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Ex-RCAF commander Nhek Bun Chhay accused of disloyalty, stripped of role

KNUP leader Nhek Bun Chhay, photographed in Phnom Penh last month.
KNUP leader Nhek Bun Chhay, photographed in Phnom Penh last month. Heng Chivoan

Ex-RCAF commander Nhek Bun Chhay accused of disloyalty, stripped of role

Nhek Bun Chhay, president of the Khmer National United Party and former commander of Cambodia’s military under the royalist-led government of the 1990s, was stripped of his role as an adviser to the government and forced to surrender his firearms because he was “no longer loyal”, Defence Minister Tea Banh said yesterday.

Bun Chhay, a former member of the royalist Funcinpec party who split away to begin the KNUP last year, was removed as a government adviser – a position with a rank equal to deputy prime minister – on June 4, according to a royal decree requested by Prime Minister Hun Sen.

The decree, signed by King Norodom Sihamoni, came on the same day that Bun Chhay’s party secured a surprise, albeit small, victory in last week’s commune elections, becoming the only party other than the ruling Cambodian People’s Party and opposition Cambodia National Rescue Party to win a commune chief position.

The defence minister’s comments appeared to be a veiled reference to rumours that Bun Chhay had made overtures to the CNRP about a merger, rumours Bun Chhay and other KNUP party members have dismissed.

However, speaking by phone, Banh declined to elaborate while playing down the decision to strip Bun Chhay’s title and have his weapons turned in.

“Because his position in the government has been removed, therefore his weapons and bodyguards must be transferred to their unit,” Banh said. “Just know that he is not loyal to the government, and we know he has somewhere else to go … The government knows who is loyal and who is not.”

Bun Chhay was appointed as a government adviser following the 2013 national elections, in which Funcinpec failed to win any seats.

Before that, he held the title of deputy prime minister and had previously led the military under the royalist-CPP coalition government, before Funcipec was ousted by the latter in factional fighting 20 years ago.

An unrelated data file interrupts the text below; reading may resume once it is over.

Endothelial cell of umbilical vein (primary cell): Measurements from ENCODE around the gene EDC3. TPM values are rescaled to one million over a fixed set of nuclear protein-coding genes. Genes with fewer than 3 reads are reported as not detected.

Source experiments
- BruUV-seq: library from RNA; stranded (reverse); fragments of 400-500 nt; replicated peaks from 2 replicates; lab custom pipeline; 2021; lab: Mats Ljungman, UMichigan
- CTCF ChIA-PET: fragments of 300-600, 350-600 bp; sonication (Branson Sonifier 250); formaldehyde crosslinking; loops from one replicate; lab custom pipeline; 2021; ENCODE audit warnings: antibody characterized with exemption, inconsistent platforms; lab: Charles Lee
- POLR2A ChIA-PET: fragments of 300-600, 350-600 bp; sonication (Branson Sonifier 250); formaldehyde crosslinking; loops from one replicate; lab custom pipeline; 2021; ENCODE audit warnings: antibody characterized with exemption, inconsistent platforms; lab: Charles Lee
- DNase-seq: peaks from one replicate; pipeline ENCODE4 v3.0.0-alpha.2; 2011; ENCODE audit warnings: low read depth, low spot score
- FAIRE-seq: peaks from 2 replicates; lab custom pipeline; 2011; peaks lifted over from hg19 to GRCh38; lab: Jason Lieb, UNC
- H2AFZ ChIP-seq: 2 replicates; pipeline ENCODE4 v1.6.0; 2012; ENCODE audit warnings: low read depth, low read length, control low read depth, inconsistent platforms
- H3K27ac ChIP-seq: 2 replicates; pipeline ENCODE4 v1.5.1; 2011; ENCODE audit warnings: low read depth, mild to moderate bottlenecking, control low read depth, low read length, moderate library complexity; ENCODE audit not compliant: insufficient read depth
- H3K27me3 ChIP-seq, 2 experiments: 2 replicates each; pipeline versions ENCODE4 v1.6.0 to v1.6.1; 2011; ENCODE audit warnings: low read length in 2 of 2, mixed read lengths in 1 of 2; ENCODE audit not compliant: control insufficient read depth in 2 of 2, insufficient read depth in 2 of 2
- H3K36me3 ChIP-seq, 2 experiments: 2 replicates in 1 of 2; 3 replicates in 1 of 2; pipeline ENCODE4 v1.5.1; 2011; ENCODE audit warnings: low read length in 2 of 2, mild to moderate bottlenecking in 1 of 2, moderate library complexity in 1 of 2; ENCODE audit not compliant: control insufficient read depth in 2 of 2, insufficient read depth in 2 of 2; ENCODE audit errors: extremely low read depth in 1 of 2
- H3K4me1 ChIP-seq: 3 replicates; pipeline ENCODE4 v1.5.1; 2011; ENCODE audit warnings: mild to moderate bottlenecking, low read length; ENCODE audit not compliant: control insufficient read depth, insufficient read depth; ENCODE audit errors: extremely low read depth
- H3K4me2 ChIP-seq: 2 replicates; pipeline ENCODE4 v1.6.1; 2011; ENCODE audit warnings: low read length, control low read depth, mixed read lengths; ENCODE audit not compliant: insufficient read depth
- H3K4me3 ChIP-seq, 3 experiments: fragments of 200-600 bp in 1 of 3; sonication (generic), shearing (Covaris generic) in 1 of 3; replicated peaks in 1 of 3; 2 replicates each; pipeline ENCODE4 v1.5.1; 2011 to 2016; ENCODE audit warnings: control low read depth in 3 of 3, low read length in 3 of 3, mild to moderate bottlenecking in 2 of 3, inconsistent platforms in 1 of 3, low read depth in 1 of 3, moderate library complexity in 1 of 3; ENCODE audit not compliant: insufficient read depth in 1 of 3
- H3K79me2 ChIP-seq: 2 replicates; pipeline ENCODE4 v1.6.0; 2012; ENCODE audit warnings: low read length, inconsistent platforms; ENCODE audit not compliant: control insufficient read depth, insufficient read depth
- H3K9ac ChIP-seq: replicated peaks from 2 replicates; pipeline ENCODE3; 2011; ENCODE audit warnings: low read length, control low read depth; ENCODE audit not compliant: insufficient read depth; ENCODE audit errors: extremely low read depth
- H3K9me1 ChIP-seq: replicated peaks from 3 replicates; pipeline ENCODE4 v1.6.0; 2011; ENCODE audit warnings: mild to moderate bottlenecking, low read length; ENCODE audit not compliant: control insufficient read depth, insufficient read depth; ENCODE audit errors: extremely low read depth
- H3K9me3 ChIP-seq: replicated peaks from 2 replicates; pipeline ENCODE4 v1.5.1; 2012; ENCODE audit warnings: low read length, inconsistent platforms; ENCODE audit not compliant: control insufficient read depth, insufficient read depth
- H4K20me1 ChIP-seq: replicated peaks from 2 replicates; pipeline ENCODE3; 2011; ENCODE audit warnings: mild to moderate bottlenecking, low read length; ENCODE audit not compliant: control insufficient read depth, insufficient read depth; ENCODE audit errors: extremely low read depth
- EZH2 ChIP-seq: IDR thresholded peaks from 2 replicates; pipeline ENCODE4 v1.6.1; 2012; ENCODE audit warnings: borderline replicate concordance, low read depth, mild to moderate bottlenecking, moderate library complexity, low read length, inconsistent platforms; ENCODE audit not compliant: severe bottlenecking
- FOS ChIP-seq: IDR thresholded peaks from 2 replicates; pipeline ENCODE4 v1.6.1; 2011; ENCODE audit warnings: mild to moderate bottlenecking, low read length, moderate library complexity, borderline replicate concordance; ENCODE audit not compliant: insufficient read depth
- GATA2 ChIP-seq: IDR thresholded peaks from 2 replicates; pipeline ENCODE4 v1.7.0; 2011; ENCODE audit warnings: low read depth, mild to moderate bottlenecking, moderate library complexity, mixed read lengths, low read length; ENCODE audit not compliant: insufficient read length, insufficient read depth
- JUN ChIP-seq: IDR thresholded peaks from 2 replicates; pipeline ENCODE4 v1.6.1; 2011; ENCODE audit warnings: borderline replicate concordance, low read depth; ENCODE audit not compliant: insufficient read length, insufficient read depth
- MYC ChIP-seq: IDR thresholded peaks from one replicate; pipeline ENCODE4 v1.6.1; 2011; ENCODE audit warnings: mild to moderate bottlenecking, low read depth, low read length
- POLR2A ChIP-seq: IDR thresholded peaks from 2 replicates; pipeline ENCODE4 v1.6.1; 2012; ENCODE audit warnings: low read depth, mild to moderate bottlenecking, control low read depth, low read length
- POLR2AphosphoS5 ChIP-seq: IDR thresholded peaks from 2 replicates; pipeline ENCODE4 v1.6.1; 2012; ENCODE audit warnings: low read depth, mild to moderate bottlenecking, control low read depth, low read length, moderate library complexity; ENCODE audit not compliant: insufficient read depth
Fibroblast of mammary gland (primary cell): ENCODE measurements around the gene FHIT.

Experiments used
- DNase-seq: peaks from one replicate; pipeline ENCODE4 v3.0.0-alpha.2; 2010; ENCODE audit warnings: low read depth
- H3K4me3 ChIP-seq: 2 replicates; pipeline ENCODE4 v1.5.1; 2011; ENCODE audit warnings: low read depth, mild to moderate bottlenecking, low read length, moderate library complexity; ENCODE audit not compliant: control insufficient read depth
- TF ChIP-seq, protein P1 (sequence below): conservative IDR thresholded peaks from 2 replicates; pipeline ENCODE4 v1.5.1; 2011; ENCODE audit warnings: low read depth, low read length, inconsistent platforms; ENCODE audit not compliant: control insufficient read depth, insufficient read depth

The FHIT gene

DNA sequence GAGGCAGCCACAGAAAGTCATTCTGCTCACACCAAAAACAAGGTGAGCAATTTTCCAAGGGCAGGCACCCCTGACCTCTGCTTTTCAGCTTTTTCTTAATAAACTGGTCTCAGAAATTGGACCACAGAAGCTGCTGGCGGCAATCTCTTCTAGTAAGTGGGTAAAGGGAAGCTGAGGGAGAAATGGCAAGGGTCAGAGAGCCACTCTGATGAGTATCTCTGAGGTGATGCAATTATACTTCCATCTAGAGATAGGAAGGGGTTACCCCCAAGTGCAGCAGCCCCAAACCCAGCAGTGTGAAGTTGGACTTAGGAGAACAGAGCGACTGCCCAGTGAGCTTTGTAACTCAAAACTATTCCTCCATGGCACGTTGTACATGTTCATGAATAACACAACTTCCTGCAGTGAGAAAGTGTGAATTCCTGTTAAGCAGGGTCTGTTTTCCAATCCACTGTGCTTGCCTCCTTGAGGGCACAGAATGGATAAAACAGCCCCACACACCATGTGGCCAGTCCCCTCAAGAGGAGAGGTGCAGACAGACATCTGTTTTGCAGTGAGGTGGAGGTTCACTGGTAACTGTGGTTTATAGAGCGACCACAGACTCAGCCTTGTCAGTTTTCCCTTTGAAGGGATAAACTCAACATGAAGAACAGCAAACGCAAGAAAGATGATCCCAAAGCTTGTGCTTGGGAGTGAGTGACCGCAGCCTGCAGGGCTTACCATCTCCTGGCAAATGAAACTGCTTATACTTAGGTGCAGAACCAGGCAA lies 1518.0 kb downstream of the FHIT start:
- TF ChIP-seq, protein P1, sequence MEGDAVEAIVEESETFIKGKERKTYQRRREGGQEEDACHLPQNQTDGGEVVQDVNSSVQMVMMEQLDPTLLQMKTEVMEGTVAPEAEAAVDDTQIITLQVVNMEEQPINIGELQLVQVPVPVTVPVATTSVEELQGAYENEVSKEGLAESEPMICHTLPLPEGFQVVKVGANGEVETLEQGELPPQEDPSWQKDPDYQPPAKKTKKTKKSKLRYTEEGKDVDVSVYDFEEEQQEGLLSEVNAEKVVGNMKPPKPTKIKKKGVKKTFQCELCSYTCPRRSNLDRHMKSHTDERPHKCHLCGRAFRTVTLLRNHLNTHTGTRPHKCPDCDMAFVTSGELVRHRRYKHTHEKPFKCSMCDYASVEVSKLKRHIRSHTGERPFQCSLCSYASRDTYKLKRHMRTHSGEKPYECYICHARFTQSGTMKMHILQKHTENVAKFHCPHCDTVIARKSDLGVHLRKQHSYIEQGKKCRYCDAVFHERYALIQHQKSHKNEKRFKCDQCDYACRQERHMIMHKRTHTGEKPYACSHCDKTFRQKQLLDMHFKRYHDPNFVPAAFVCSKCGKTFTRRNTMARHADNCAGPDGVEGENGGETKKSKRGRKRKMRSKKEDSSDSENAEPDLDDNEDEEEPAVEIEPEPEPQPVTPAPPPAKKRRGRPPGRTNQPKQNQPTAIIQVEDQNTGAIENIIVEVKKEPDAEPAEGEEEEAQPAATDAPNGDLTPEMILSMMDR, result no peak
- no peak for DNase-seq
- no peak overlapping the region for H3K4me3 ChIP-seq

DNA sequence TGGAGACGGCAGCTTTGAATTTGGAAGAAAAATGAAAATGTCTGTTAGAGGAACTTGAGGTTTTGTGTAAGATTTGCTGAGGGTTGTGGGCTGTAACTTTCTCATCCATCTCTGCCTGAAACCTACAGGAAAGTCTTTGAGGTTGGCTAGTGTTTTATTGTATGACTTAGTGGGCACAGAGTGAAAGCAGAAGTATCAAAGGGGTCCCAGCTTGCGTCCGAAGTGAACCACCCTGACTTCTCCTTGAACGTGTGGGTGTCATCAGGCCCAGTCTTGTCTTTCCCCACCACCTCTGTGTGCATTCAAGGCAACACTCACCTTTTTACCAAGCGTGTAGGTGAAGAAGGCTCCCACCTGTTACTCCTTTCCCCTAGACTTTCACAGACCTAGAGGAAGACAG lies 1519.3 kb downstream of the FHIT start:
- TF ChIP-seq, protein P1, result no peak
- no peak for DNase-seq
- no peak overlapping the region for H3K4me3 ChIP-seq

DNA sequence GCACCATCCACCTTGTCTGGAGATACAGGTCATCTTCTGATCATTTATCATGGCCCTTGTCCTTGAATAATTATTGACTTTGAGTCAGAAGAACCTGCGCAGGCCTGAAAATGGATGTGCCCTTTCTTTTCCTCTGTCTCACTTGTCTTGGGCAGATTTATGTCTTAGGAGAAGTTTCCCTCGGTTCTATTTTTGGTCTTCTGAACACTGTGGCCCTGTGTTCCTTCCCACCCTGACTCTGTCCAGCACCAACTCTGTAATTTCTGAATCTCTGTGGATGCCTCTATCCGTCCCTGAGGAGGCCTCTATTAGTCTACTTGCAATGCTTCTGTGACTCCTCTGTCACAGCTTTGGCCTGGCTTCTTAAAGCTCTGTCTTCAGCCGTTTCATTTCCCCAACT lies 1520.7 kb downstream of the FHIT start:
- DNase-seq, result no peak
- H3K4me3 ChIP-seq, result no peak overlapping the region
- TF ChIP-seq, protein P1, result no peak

In an interview with Radio Free Asia on Wednesday Bun Chhay dismissed the rumours of a merger with the CNRP as “confusion”.

“I have elaborated to [Hun Sen] long ago, and there is no such thing … There was a little confusion, but now I have elaborated properly and there is no such problem,” he told RFA.

The former commander has been unreachable since news broke on Friday of his title being scrapped. On Friday, a man at Bun Chhay’s home, who claimed to be his assistant but declined to give his name, said Bun Chhay had left for Thailand.

However, speaking yesterday Da Chhean, the commune chief-elect for Banteay Meanchey’s Thma Puok, where the KNUP secured its only win, said he had been told by the party’s provincial branch that their leader remained in Phnom Penh.

He said he was unaware what was behind the removal of his title, but rejected any notion Bun Chhay planned to cooperate with the CNRP.

“This information is not true. I would like to absolutely and completely deny that he is involved with the Cambodia National Rescue Party because he has never raised or mentioned them once,” Chhean said.

Reached yesterday, CNRP spokesman Yim Sovann said he had no knowledge of any contact between the party and Bun Chhay or members of the KNUP. “For me, as the party spokesman, I do not know,” he said.

Tum Sambo, a former Funcinpec member who defected to the KNUP and acted as the party’s spokesman, said he wasn’t aware of Bun Chhay’s whereabouts, having resigned two days ago because he hadn’t been paid since the group was formed.

Additional reporting by Shaun Turton

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